Neighbors unite in farm lease pact

Opportunity. That’s what young farmers Dustin and Scynthia Schnake found five years ago when they entered a lease agreement with neighbors Clif and Alice Harrington. The arrangement has proven fruitful for both parties — providing the Schnakes room for expansion and the Harringtons a chance to scale back their operation.

About seven years ago, nearing retirement, Clif and Alice Harrington ran about 150 cows and replacement heifers, and backgrounded steers on their farm north of Stotts City.

“That was too much,” Alice recalls. With acreage on both sides of a county road, she says it made sense to center their operation on the north side, next to their house and barn.

Key Points

• Retirees and young farmers work together in farm lease agreement.

• Communication is the key element to establishing leases.

• There’s no rush in working out the details of a lease.


Just around the corner from the Harringtons, Dustin and Scynthia Schnake were looking to expand their operation. “We just had 80 acres and were running a spring and fall herd, backgrounding our calves,” Dustin explains. “We fed hay most of the time.”

Scynthia’s dad, a Stotts City native, actually suggested to Alice that the Schnakes might be interested in helping them down-size their operation.

“We spent a lot of time around the kitchen table,” Alice notes. “We discussed everything, not just leasing or buying land. We got to know each other.”

Developing a lease

Communication is one of the biggest factors in forming a lease, according to Whitney Wiegel, a University of Missouri Extension agricultural business specialist. “Tenants and landowners have to have clear expectations for one another with regard to farm maintenance, fertility management, cropping plans, payment arrangements and the duration of the lease.”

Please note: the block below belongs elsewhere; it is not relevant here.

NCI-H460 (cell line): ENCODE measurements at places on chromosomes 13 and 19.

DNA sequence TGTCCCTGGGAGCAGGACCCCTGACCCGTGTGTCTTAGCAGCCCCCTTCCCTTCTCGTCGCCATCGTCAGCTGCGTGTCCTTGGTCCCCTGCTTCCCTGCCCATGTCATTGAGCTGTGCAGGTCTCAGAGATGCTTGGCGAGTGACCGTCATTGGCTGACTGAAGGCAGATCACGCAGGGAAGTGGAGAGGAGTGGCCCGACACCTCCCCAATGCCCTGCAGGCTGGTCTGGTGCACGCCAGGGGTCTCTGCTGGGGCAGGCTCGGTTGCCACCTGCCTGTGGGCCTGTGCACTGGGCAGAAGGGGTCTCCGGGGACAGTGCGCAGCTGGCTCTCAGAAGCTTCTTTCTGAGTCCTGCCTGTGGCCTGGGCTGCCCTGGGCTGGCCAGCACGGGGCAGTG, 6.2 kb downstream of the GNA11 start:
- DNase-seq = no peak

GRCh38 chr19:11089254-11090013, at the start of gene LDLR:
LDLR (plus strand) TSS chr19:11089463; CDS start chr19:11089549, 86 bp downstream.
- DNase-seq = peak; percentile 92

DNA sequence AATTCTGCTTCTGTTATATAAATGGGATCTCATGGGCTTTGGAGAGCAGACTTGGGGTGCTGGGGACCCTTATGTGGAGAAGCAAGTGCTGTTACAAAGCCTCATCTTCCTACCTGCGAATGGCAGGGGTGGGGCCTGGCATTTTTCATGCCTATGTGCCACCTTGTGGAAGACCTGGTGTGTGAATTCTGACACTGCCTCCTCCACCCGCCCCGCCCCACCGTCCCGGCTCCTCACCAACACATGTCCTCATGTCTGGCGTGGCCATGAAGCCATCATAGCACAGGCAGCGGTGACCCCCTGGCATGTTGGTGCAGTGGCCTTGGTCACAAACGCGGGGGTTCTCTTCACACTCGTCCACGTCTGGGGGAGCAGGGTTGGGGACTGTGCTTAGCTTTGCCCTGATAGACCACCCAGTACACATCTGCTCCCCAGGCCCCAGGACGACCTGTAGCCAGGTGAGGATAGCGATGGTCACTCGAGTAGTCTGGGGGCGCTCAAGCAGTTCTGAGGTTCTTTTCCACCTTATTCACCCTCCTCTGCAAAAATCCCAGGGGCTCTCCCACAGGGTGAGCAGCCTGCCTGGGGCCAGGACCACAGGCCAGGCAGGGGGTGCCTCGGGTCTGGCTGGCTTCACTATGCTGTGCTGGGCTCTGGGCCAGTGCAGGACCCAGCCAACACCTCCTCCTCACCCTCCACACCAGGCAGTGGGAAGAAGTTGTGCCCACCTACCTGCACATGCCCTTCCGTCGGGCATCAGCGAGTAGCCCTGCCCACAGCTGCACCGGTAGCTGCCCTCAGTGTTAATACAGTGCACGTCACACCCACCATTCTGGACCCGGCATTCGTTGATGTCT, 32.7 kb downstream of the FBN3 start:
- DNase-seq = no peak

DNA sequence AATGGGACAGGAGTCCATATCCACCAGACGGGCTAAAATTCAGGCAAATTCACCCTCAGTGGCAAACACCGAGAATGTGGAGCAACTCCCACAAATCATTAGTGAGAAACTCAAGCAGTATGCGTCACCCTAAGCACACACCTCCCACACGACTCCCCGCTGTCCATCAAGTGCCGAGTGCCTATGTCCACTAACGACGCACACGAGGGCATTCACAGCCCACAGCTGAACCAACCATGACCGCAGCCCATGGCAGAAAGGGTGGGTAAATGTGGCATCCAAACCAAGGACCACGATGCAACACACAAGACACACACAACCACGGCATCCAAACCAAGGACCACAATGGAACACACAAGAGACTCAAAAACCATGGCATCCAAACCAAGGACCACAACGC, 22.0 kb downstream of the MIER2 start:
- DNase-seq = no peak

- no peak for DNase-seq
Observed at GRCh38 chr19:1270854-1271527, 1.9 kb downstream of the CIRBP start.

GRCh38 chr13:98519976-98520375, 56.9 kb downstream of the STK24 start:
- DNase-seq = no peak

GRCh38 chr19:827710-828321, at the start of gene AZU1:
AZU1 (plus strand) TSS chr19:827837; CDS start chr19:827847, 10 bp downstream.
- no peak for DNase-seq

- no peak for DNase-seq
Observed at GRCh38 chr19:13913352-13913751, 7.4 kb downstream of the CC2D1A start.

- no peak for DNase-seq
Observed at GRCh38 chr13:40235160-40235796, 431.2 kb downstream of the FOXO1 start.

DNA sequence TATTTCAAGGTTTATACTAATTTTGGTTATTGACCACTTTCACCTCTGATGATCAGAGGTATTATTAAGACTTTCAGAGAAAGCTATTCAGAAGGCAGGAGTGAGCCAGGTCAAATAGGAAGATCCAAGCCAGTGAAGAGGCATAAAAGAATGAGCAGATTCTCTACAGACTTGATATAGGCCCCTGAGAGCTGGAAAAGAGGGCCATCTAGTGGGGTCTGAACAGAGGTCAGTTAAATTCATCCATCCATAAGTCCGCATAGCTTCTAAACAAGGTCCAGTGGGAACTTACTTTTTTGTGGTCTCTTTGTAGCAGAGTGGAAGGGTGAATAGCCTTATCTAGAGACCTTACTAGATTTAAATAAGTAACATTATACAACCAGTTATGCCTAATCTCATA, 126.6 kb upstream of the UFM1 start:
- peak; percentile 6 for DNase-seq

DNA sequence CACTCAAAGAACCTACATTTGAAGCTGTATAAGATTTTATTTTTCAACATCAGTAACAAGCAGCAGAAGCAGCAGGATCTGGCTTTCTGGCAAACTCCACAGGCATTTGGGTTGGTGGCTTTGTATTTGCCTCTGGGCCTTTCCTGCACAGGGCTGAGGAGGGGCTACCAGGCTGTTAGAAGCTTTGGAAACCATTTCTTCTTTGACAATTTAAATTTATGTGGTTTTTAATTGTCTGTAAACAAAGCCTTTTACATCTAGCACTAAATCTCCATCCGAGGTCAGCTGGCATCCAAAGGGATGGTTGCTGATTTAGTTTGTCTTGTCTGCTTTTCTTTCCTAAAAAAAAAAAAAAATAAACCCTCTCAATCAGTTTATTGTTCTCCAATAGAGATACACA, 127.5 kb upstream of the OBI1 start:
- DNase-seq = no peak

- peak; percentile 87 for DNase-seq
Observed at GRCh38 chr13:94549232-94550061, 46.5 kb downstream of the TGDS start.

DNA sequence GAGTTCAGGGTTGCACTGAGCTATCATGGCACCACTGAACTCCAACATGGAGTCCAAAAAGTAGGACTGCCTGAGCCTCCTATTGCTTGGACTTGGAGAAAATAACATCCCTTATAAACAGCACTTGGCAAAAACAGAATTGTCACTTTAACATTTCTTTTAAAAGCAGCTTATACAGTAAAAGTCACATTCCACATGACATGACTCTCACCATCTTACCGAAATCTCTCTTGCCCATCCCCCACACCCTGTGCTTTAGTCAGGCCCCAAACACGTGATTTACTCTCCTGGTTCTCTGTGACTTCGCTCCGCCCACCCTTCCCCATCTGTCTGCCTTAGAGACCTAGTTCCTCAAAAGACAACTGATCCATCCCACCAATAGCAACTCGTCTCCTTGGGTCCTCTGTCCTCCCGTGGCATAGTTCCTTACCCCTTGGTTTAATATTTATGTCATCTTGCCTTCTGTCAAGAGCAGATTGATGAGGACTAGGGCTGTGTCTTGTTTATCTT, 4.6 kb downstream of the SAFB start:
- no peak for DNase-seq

Wiegel cites fairness as another key factor in lease development. “One way to ensure that expectations are clearly communicated by both parties is to develop a written farm lease that includes provisions for those items.”

“We had to make it work for us,” Alice says. “We negotiated price, we negotiated items.”

The Harringtons and Schnakes used a lease form from the University of Missouri Extension Service as a guide to develop their own five-year lease agreement, which includes about 400 acres of pasture that joins the Schnake farm.

In addition, the Schnakes purchased two-thirds of the Harrington’s cow herd at the time the lease was established.

Scynthia says they spent about a year talking with the Harringtons, and they all took a lot of notes before the agreement was finalized.

“Trust is a big part of it,’ Clif notes. “Everything is written down — not because we don’t trust each other, but because we tend to forget things. We can go back and say, ‘Here’s what we agreed on.’ ”

Plan for improvements

While Wiegel cautions tenant farmers about making long-term improvements to a farm they do not own, the Schnakes are looking to establish alfalfa in one of the pastures they lease.